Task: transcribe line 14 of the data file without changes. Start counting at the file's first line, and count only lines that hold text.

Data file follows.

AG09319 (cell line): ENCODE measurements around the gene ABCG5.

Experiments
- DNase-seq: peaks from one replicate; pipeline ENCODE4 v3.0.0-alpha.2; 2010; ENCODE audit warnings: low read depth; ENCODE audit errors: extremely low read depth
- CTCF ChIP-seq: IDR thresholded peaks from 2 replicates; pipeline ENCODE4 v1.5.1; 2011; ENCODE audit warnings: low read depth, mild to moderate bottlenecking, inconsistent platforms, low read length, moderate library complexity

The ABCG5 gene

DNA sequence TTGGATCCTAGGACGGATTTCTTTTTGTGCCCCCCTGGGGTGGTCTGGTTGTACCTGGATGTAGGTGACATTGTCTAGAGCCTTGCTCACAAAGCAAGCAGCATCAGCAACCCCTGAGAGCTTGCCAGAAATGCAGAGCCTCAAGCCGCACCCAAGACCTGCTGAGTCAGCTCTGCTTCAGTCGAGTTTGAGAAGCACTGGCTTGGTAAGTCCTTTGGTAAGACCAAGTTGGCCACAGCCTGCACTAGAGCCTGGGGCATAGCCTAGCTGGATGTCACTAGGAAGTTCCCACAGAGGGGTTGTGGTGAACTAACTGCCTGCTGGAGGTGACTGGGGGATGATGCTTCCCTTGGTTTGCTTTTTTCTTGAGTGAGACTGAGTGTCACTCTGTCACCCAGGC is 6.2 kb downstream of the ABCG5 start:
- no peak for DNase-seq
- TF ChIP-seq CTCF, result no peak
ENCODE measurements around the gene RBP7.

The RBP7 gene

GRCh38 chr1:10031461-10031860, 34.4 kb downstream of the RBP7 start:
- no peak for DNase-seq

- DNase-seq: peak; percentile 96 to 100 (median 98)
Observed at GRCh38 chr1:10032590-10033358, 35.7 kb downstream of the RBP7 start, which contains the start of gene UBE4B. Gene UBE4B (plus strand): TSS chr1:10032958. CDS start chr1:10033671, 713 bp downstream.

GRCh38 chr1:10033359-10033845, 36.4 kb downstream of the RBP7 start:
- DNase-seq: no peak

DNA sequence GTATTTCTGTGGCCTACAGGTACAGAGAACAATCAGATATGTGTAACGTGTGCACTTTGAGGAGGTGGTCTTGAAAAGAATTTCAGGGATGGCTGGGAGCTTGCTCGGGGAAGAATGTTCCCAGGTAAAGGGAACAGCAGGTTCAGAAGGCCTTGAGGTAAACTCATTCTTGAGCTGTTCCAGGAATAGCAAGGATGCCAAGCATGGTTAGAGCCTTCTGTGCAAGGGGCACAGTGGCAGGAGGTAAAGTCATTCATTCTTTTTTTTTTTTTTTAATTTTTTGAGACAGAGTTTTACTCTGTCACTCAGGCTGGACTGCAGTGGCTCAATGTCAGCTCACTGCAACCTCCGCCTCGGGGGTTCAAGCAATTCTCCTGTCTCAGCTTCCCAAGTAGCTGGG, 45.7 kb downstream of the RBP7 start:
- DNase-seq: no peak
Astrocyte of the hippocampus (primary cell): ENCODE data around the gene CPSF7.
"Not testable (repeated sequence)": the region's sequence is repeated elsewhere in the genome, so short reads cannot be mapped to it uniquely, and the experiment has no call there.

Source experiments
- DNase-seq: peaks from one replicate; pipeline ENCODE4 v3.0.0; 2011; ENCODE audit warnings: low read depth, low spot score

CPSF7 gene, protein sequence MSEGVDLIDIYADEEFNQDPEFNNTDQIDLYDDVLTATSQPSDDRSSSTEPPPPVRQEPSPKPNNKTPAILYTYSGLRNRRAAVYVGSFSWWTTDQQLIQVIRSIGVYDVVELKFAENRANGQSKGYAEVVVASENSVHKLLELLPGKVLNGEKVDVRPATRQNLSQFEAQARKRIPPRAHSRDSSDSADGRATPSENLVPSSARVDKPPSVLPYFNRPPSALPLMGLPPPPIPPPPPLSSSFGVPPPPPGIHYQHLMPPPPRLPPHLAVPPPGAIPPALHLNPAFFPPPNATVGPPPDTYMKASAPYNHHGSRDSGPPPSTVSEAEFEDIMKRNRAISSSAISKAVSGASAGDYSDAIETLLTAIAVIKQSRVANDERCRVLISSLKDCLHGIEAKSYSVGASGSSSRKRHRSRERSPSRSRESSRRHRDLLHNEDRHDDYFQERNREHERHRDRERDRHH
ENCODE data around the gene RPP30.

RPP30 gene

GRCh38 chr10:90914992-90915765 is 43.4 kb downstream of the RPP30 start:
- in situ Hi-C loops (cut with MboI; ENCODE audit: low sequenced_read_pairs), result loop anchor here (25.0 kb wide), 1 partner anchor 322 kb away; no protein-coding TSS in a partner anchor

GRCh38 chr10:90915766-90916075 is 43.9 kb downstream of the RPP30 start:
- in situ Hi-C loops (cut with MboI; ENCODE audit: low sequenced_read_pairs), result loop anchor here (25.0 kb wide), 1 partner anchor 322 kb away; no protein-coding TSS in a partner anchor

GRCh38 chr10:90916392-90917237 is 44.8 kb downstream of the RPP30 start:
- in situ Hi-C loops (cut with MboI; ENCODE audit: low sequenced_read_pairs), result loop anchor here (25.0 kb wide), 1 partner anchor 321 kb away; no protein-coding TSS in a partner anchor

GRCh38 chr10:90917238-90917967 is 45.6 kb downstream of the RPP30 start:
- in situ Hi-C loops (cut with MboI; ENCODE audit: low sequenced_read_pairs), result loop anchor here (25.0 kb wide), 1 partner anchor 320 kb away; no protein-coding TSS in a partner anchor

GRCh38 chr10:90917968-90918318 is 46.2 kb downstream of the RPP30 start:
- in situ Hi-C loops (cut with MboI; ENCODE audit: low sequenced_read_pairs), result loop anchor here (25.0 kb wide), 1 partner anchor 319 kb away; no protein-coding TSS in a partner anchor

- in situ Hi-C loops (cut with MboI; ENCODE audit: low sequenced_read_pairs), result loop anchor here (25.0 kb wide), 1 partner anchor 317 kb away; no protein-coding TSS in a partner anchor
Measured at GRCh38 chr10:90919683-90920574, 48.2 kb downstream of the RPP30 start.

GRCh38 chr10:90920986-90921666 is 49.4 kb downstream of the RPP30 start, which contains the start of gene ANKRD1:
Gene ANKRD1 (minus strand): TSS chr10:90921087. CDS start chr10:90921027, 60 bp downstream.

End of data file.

Observed at GRCh38 chr1:10032590-10033358, 35.7 kb downstream of the RBP7 start, which contains the start of gene UBE4B. Gene UBE4B (plus strand): TSS chr1:10032958. CDS start chr1:10033671, 713 bp downstream.